Today we showcase a humorous-looking orchid–Orchis italica, which (for self-evident reasons) is also known as the naked man orchid, the Italian orchid, or the naked fairy orchid. The orchid grows in the Mediterranean along the coast of Israel, Turkey, Greece, Italy, France, and Spain. Sometimes it is even found as far west as Portugal. The plant favors poor soil and mixed shade. In the summer it produces a remarkable array of blooms which resemble tiny nude lavender men wearing crazy turban-crowns.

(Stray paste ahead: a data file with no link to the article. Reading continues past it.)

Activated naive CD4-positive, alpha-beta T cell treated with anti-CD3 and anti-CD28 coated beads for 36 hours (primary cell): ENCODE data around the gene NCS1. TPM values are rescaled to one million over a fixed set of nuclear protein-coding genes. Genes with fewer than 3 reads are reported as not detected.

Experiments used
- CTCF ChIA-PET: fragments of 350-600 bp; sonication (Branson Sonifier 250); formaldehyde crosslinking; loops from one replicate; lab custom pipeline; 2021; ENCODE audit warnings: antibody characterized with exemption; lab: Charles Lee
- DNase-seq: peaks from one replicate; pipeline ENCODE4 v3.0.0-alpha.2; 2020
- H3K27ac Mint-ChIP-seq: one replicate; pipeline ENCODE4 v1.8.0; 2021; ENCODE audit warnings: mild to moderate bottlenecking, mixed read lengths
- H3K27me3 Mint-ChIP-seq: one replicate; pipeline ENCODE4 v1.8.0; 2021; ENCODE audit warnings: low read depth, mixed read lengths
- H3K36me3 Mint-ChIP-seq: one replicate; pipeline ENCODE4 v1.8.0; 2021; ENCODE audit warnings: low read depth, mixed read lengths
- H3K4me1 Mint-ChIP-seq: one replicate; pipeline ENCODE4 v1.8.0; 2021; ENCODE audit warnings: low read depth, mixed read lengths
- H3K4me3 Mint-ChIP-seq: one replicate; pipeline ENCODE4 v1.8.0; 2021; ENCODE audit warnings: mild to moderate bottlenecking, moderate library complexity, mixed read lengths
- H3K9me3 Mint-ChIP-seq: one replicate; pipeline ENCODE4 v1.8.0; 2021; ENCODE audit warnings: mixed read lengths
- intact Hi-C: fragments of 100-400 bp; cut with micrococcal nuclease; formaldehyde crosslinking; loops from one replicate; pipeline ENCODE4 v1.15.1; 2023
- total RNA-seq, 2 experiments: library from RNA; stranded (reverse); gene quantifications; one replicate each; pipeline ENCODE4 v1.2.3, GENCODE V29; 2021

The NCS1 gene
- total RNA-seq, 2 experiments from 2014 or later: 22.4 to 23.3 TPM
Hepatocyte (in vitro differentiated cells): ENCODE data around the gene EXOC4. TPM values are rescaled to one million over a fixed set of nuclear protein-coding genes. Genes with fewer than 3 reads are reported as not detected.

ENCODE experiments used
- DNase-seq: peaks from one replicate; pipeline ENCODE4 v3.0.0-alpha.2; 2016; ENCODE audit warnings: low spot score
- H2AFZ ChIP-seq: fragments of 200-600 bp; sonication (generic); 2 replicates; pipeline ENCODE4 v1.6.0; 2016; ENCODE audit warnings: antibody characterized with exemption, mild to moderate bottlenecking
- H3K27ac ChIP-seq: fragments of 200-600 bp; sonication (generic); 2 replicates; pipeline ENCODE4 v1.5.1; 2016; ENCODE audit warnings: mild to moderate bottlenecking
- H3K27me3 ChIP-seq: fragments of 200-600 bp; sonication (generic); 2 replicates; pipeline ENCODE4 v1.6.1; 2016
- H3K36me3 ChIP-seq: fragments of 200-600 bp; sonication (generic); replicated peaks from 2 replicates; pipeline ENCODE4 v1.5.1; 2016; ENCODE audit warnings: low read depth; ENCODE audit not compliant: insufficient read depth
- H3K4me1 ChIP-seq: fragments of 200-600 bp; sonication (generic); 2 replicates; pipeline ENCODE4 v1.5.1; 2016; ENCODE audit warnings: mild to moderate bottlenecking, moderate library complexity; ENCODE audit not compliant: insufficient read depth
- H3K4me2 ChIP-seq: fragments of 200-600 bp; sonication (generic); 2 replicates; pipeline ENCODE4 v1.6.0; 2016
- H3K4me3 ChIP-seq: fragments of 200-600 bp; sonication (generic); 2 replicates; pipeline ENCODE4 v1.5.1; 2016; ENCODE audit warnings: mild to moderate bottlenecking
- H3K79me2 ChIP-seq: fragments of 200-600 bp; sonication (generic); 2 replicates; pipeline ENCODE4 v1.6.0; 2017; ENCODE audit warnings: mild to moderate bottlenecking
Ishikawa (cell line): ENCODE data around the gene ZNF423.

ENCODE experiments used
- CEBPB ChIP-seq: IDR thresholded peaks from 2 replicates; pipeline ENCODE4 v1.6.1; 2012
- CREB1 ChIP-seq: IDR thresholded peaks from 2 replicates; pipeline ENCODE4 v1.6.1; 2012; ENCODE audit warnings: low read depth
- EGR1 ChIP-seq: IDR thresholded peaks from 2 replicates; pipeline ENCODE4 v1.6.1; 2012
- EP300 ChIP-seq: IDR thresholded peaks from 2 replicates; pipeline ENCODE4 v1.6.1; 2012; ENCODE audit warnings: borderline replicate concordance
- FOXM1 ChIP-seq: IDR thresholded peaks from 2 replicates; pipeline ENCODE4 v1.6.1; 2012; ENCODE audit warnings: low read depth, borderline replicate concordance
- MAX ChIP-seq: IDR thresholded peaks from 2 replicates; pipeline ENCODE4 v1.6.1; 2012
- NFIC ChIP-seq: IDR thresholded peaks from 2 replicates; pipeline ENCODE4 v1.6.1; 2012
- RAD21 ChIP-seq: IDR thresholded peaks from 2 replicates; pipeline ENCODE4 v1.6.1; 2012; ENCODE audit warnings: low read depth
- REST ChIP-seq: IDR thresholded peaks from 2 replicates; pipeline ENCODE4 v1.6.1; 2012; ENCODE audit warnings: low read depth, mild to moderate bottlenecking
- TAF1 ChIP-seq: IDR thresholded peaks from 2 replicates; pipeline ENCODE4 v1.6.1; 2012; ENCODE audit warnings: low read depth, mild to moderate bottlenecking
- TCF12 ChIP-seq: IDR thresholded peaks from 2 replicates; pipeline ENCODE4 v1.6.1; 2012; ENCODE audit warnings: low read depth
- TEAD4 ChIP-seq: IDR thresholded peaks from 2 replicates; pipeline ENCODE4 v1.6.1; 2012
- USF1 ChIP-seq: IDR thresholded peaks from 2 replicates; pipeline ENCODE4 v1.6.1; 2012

During the middle ages, a certain school of natural-history held that the creator had put clues about the pharmacological utility of flora in the very shape of the plants themselves. This so-called “doctrine of signatures” asserted that plants which looked like the liver were good for the liver and flowers that resembled the skin were good for the skin. Orchis italica was sought out and crushed down as a virility aid. The naked fairy orchid was not alone in becoming a part of such decoctions: other Mediterranean orchids (like Orchis mascula) were also dug up. The tubers of these plants (which tend to come in pairs and also resemble male anatomy) were crushed into a heavy flour which was used to make salep or salop–a dense sugary beverage which had extensive popularity in Europe and the Ottoman world during the 18th and 19th centuries. It was sold in coffee houses everywhere and is still sold in Turkey.